History Travels with Nancy Padgett: Seeing History
Women in Ancient Rome: Legal Rights 
  Marriage Ceremony, marble sarcophagus, 2c CE
Marriage Ceremony: Sarcophagus. Marble. 2nd c AD. British Museum. Photo: B. McManus, VRoma Project.


* The most basic legal distinction for Roman women (and men) was free vs. slave.

* A Roman woman always belonged to her father's family, even after marriage.

* A Roman mother automatically lost her children to their father in the event of divorce.

* Roman women could inherit property, have independent wealth, initiate a divorce, and leave a will.

* Roman women could not vote, hold office, or have their own names.

Women's Rights in Ancient Rome

Who were you under Roman law? 

For better or worse, a personal identity and autonomy were pretty hard to come by if you were a Roman woman.  

Take the women in Julius Caesar's life. He had a strong mother, a beloved aunt, a wife, a daughter, later a second wife, then a third wife, a long-time lover, and other lovers-of-the-moment, including Cleopatra.

How much individual identity could they have outside of marriage?  Outside of the family?




Rights, Status, and Identity

Free vs. slave was the most basic legal distinction for both women and men in the ancient world. "Freeborn" was better than a "freedman" or "freedwoman", a slave who had been freed. 

But not all women were the same: to be freeborn, a Roman citizen, and married was wonderful enough. To be married to a freeborn, Roman-citizen male, preferably rich and a member of the political and social elite, was to hit the trifecta.

Law and Property

Roman law aimed to keep a dynamic society as static as possible. Romans believed that a static universe was a stable one. From stability would come wealth, power, and the specialness that marked a Roman.

Roman law particularly aimed to uphold the privileges and property of the family, not the individual. Birth rights, marriage, divorce, children, inheritance--the Romans devised intricate rules to manage them.

Different laws applied to different status groups. There was no "equal protection under the law," particularly for women.  Women were in a special legal category, "under the protection" of a male guardian.

  Julia Titi daughter of Emperor Titus
Julia Titi. Julia Titi was the daughter of Emperor Titus. Roman. Marble bust, 1st c AD. Getty Villa.

Legal Rights of Roman Women

Roman women had no "public" rights. They could not


-hold public office of any kind

-serve in the military

But women did have "private" legal rights. A Roman woman could

-inherit property in her own name

-own and sell her property

-get a divorce

-make a will or be the beneficiary of a will

Although legally she needed permission from her male guardian for legal transactions, this was apparently not hard to come by.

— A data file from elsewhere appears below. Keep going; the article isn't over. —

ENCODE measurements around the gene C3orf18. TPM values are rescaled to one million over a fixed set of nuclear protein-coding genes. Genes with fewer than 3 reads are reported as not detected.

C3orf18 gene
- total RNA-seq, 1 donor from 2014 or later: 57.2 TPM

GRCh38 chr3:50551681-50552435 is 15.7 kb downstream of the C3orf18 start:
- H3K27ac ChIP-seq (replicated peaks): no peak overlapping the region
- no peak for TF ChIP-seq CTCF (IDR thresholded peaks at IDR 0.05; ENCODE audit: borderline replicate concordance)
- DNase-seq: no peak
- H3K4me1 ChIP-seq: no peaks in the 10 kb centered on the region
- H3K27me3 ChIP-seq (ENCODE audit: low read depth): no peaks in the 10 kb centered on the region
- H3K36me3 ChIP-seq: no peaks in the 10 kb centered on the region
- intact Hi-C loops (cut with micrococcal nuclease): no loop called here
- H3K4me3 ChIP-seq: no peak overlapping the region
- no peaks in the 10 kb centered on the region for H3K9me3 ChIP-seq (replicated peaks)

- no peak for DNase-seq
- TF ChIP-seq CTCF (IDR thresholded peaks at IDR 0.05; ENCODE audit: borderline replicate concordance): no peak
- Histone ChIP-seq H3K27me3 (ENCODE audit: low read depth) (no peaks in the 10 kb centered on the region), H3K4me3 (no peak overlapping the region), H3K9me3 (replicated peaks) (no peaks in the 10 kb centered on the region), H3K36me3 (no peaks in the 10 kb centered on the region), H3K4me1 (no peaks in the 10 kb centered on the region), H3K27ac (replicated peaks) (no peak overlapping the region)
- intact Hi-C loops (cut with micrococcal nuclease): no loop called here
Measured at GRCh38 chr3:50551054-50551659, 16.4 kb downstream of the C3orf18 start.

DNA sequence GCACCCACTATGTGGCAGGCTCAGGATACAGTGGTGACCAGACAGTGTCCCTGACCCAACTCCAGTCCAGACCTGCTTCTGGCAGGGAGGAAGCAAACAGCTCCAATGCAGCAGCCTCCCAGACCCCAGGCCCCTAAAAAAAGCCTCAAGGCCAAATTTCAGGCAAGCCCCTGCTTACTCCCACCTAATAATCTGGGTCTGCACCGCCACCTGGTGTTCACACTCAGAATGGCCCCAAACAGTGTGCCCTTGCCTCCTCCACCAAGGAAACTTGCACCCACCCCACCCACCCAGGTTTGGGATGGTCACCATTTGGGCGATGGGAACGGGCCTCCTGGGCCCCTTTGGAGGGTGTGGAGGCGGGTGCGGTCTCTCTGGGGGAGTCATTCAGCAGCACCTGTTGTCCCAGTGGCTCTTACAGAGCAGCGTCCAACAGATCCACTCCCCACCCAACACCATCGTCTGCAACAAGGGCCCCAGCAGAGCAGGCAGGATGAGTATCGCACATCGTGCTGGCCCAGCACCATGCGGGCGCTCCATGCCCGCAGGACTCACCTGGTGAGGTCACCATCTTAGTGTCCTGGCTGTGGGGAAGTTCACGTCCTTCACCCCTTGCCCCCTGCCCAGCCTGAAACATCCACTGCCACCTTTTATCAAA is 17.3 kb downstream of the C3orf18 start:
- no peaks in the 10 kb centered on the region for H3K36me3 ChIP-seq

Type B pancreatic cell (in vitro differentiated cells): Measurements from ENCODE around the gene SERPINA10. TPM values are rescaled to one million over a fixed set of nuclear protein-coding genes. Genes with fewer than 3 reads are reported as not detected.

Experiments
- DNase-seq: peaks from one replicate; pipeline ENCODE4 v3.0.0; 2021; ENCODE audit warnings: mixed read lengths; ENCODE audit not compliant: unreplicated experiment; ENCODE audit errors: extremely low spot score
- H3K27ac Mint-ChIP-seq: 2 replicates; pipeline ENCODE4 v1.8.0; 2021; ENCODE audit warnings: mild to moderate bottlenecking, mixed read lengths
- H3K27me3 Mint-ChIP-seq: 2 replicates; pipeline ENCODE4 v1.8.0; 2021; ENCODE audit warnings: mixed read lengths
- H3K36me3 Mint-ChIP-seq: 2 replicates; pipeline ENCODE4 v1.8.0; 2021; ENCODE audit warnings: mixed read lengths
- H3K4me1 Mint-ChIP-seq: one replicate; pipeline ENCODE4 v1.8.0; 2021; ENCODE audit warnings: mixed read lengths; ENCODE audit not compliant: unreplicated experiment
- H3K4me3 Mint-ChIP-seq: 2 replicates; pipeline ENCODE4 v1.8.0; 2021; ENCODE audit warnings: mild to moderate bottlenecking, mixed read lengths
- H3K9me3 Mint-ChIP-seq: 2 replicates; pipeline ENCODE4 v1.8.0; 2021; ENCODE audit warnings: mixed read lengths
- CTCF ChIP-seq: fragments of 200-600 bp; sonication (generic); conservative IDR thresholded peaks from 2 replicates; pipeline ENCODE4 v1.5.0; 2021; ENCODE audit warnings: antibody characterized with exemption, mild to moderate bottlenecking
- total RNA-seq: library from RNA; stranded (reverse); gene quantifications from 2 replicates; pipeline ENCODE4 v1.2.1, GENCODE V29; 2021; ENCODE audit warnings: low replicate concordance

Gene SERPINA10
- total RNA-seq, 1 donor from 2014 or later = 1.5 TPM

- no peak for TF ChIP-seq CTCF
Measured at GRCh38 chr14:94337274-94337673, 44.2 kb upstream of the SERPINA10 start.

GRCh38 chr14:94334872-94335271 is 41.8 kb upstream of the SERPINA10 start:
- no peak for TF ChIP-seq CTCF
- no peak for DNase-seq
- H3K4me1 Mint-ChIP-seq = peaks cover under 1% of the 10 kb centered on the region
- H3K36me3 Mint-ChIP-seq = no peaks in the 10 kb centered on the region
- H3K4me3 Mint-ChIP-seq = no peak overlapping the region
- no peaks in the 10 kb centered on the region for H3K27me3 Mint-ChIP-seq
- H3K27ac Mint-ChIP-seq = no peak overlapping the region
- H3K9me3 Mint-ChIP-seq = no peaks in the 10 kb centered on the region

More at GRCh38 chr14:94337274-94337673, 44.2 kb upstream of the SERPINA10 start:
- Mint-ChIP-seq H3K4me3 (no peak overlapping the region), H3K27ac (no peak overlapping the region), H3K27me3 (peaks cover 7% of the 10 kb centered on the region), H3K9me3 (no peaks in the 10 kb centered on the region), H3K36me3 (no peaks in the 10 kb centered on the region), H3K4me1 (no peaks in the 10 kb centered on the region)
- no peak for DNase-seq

Much changed for the worse for women during the reign of Emperor Augustus. He sought to impose a conservative moral order, a higher birth rate, and strict controls over the upper elite.

How did Augustus carry out his conservative program? He used legal edicts: A woman convicted of adultery could lose up to half her property and be banished to an island. An  adulterous wife could not remarry.

A widow must remarry within two years. This rule was particularly onerous since so many males had been killed in the civil wars between the death of Julius Caesar and the seizure of power by Augustus.

 A husband could not give gifts to his wife during the man's lifetime. Elite women were supposed to learn the old ways of weaving and spinning cloth.

Livia. The wife of Emperor Augustus. Roman. Marble bust (fragmentary). Getty Villa.

Livia became independently wealthy, very wealthy indeed. She owned a passel of properties in her own name, through both inheritance and her own shrewdness in buying and selling.

What's in a name?

A woman did not have her own full name, just the feminine version of her father's family name. Julius Caesar's daughter was named Julia because the family name was Julius. Caesar's aunt was named Julia as well.

There were loads of "Julias" in ancient Rome, members of the Julian extended family. If there were several mother-daughter females alive at the same time, their names might be "Julia the Elder" and "Julia the Younger." If there were sisters, they might be named "Julia 1", "Julia 2", and so on.

Freedwomen took the name of their patron, so they might also be called "Julia."

  Agrippina the Younger
Agrippina the Younger. Marble Bust. Roman. 1st c CE.  Here's how she got her name: her father was Marcus Vipsania Agrippa. Her mother was Agrippina the Elder.

Who were you loyal to?

As a daughter, a Roman woman was permanently attached to her family of birth, even after marriage. 

As a wife, she was also attached to her husband's family.

But she could never give up the legal connection to her father, especially in the matter of control over her dowry. A  "Julia" was always going to be "Julia," of the clan of the Julians. By the same laws, this meant the woman's children belonged to the husband, their father, not to her, the mother.

Even upper class women-- rich, freeborn, Roman citizens, beautifully adorned, like our gorgeous Poppaea Sabina pictured right, or well-educated and talented--were perpetually stuck as someone else's belongings.

They were just richer.

  Poppaea Sabina
Poppaea Sabina. The wife of the Emperor Nero. Marble Bust, 1st c AD. National Museum of Rome, Palazzo Massimo

Updated 04-August-2015. You may contact me, Nancy Padgett, at NJPadgett@gmail.com